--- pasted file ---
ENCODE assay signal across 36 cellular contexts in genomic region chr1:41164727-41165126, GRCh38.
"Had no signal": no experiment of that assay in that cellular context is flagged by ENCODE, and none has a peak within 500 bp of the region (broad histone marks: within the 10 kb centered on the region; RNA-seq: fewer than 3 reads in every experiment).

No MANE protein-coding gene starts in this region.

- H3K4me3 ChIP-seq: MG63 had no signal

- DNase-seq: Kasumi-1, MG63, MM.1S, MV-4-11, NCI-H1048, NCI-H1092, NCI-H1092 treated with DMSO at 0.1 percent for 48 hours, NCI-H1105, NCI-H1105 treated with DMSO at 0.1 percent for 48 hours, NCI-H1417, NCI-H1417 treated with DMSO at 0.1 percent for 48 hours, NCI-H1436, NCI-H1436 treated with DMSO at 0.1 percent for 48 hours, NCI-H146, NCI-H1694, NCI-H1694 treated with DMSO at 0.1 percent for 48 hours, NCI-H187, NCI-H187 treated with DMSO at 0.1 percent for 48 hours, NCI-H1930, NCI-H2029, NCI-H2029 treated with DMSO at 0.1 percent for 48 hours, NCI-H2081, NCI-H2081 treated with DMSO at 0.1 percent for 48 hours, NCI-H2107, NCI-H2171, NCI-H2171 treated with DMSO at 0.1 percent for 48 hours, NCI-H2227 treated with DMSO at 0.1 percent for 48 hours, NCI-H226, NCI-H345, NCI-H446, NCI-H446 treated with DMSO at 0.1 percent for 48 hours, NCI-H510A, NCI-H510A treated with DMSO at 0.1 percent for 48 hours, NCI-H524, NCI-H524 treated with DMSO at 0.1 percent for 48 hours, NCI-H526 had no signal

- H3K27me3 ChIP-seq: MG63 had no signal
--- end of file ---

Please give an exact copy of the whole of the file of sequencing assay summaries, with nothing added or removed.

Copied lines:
ENCODE assay signal across 36 cellular contexts in genomic region chr1:41164727-41165126, GRCh38.
"Had no signal": no experiment of that assay in that cellular context is flagged by ENCODE, and none has a peak within 500 bp of the region (broad histone marks: within the 10 kb centered on the region; RNA-seq: fewer than 3 reads in every experiment).

No MANE protein-coding gene starts in this region.

- H3K4me3 ChIP-seq: MG63 had no signal

- DNase-seq: Kasumi-1, MG63, MM.1S, MV-4-11, NCI-H1048, NCI-H1092, NCI-H1092 treated with DMSO at 0.1 percent for 48 hours, NCI-H1105, NCI-H1105 treated with DMSO at 0.1 percent for 48 hours, NCI-H1417, NCI-H1417 treated with DMSO at 0.1 percent for 48 hours, NCI-H1436, NCI-H1436 treated with DMSO at 0.1 percent for 48 hours, NCI-H146, NCI-H1694, NCI-H1694 treated with DMSO at 0.1 percent for 48 hours, NCI-H187, NCI-H187 treated with DMSO at 0.1 percent for 48 hours, NCI-H1930, NCI-H2029, NCI-H2029 treated with DMSO at 0.1 percent for 48 hours, NCI-H2081, NCI-H2081 treated with DMSO at 0.1 percent for 48 hours, NCI-H2107, NCI-H2171, NCI-H2171 treated with DMSO at 0.1 percent for 48 hours, NCI-H2227 treated with DMSO at 0.1 percent for 48 hours, NCI-H226, NCI-H345, NCI-H446, NCI-H446 treated with DMSO at 0.1 percent for 48 hours, NCI-H510A, NCI-H510A treated with DMSO at 0.1 percent for 48 hours, NCI-H524, NCI-H524 treated with DMSO at 0.1 percent for 48 hours, NCI-H526 had no signal

- H3K27me3 ChIP-seq: MG63 had no signal